So reasonable accommodations. So under the law, employers have a reasonable have a duty to reasonably accommodate employees for because they have a disability for religious practices. Ah, in New York for pregnancy, childbirth and related medical conditions. And so the types of things that one needs to reasonably accommodate an employee for may depend import on your jurisdiction and what that jurisdiction recognizes as being entitled to a reasonable accommodation. But for employers who have 15 or more employees, they are covered under a federal law called the Americans with Disabilities Act. And they have a legal obligation to reasonably accommodate employees who have a disability so that that an employee can perform the essential functions of their job. Unless doing that, we would pose an undue hardship on the organization. So how that looks here in in this cove, it situation is if you have somebody who has a disability, they may set a. My doctor says that I need to continue working from home. Ah, nde working from home, maybe a reasonable accommodation. And for that person, it’s also going to be more difficult for employers to say that doing so would pose an undue hardship in view of the fact that so many people have been working from home because of the situation. So somebody has disability, uh, in New York, for instance, if there pregnant or because of childbirth related medical conditions, they may need to. It may be that they that they need to work from continuing work from home is a reasonable accommodation that could be an example working from home or leave of absence or things like that. So where it gets where it now gets trickier, here is the situation where somebody has an underlying condition. Well, let me first say that the E O. C. The Equal Employment Opportunity Commission, which is the federal agency that enforces the A d. A. Has has not said that Cove in 19 is a disability, said it may be good state and city and a human rights laws like New York City. Human rights laws have said that, yes, this this, uh, is a disability and those laws, this is one of most important things is that even if there’s not a requirement into the federal law, state and city laws maybe much more liberal and protective of employees, then what What the a d a provides. So even if a certain reasonable accommodation may not be required under federal law, it may be required under state and sitting law. And so that brings me to the next point about the sister of reasonable accommodations. And that is one of the wrinkles here. Interesting aspects is that we know that people with certain underlying conditions are more susceptible to contracting the virus, right? So individuals who have diabetes, uh, who have, uh, who have respiratory ailments who have auto immune honestly, maybe may be more vulnerable, uh, or susceptible and so So the question comes up. What about somebody who has an underlying health condition? Um, you know, can they, uh, can they refused to come to work, right? I mean, that’s one of the questions, and it’s an open question. I think employers, they’re gonna have to they’re gonna have to consult with legal counsel about what the state and local laws are with respect to that. Um, but the person has an underlying condition like, for instance, in New York City, New York City just issued guidance. Ah, New York City’s Commission on Human Rights just and that’s the agency that enforces the New York City Human rights Law. They just issued guidance around this issue of underlying conditions that employers may need to reasonably accommodate ah, individuals who have an underlying condition in New York City. And it could be in other jurisdictions to having an association with somebody who has a disability is illegal protection. So let’s say an employee has a family member who has a disability that employer can’t discriminate against, or treat that employees less favourably simply because that person has an association with a person with a disability. So depending on the state and city jurisdictions. There could be greater protections for individuals, depending on whether someone there associated with has a disability, whether the employees themselves has an underlying condition. When that employee says to the employer, I want to continue working from home or I need to take time off or something or something to that effect. So it’s kind of it. It’s another aspect of this that employers need to be thinking about. Not just what is the federal Lost A but one of the state and local law say about how I need to accommodate this person and whether they can refused to come to work because of ah, of the of the fear of, uh, of contracting the virus and they might be entitled to. I’m sorry, Go ahead.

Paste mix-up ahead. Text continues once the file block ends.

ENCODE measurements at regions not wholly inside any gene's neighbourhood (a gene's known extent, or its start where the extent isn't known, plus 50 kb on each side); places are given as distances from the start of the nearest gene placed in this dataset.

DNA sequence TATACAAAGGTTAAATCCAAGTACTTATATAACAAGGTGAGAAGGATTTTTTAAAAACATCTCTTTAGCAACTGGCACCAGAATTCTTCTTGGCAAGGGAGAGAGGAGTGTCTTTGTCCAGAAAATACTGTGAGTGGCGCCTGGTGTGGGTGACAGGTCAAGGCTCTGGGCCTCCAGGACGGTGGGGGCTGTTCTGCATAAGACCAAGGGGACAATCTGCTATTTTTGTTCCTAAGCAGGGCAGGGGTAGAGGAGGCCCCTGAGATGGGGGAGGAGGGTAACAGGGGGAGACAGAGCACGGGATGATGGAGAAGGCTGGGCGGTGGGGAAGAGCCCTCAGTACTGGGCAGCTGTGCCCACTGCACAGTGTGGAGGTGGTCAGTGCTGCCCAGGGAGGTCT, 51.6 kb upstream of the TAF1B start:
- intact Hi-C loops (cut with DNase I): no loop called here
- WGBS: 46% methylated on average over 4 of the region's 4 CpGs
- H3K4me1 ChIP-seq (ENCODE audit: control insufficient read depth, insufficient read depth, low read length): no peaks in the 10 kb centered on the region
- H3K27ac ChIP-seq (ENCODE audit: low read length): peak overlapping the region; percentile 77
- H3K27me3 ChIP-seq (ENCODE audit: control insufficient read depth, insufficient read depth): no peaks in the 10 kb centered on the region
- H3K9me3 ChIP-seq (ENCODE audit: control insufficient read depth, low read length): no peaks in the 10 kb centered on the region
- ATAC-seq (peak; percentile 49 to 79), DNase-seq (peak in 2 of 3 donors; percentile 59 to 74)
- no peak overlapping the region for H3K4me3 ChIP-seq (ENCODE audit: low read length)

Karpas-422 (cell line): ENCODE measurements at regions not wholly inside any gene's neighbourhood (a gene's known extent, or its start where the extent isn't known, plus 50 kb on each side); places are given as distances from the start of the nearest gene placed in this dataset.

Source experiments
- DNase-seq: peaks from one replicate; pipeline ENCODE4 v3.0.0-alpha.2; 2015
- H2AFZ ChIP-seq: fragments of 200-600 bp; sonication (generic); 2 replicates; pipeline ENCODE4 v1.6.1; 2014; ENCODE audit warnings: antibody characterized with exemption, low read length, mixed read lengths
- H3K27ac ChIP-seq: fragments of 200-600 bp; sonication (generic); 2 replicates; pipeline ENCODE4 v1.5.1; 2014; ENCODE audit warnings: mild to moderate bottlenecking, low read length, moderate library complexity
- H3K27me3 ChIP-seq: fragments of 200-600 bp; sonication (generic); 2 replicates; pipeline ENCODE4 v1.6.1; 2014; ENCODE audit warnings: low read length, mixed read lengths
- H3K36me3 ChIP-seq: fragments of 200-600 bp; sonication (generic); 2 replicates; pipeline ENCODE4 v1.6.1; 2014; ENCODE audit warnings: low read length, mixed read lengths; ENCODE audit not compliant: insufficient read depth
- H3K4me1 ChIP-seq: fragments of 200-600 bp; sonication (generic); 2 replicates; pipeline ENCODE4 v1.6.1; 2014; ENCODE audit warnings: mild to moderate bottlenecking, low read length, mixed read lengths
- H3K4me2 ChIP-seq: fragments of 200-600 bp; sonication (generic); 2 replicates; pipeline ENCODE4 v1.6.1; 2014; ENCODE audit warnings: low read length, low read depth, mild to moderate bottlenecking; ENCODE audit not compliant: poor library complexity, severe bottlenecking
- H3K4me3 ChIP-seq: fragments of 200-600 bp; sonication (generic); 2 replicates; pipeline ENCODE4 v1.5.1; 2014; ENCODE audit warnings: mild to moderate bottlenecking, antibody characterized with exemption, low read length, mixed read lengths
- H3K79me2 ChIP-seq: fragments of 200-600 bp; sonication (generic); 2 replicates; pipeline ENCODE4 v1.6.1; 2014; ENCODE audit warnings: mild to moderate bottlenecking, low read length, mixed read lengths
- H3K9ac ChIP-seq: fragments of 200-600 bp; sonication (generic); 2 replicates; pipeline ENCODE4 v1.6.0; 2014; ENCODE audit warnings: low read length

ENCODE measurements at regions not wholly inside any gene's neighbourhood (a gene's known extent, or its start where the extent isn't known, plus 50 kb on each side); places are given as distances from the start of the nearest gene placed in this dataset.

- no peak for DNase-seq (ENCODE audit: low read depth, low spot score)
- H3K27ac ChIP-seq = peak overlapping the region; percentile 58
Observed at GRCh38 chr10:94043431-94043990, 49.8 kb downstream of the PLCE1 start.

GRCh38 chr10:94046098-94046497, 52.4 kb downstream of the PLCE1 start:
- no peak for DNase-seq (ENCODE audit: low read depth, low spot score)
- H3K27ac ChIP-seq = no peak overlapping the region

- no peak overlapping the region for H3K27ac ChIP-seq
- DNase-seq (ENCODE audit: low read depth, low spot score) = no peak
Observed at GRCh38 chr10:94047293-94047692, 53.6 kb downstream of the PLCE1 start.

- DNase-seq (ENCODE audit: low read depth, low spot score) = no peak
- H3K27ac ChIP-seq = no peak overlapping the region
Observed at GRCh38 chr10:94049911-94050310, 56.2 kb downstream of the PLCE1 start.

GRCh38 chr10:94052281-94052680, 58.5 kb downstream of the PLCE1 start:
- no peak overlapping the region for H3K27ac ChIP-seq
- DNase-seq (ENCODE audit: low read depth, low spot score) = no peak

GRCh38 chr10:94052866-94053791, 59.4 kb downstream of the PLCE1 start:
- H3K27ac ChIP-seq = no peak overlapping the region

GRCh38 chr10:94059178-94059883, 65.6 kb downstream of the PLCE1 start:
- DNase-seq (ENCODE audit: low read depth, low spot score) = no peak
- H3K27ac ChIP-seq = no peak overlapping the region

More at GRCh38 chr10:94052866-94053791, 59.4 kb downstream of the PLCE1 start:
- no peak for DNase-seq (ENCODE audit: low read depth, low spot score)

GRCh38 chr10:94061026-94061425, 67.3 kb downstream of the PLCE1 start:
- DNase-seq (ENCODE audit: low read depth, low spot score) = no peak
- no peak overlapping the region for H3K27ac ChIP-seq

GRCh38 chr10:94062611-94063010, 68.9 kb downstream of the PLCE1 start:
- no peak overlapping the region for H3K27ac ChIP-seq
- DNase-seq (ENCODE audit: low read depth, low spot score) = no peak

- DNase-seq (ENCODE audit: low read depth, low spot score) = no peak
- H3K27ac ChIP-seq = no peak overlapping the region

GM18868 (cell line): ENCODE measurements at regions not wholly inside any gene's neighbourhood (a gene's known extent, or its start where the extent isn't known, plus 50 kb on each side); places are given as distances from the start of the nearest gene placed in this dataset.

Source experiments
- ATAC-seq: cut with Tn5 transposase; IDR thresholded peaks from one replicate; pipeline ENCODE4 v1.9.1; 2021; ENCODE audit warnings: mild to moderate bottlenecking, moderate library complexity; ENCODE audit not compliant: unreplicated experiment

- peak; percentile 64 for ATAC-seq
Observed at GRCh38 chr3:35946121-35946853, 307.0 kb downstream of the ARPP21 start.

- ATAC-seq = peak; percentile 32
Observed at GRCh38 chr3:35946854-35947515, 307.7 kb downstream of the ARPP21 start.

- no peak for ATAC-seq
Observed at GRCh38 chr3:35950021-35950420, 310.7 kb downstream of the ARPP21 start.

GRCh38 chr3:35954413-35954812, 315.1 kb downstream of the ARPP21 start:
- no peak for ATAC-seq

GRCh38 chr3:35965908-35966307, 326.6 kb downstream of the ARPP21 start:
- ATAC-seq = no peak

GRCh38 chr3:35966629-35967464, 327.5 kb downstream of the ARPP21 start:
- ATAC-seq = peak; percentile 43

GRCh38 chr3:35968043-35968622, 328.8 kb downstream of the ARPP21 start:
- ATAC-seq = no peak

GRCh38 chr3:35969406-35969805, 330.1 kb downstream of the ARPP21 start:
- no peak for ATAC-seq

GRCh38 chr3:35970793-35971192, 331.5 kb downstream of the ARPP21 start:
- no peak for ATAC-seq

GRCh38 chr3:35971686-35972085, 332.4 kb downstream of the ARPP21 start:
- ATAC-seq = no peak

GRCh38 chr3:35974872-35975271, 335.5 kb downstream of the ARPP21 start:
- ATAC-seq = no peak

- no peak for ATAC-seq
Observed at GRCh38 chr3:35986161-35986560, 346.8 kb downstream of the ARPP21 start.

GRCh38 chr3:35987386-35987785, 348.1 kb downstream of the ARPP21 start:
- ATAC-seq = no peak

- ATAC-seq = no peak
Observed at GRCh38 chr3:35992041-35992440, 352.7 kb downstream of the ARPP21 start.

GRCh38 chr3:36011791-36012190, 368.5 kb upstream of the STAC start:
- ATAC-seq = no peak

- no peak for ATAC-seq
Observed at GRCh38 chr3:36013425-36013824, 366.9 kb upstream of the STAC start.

[00:22:48.84] spk_2:
What about if it’s just a fear? But there isn’t un underlying, um, underlying diagnosis that makes them more vulnerable either themselves or someone there associated with suppose. It’s just a generalized fear of traveling and returning to work without any underlying medical issue.

[00:25:14.47] spk_0: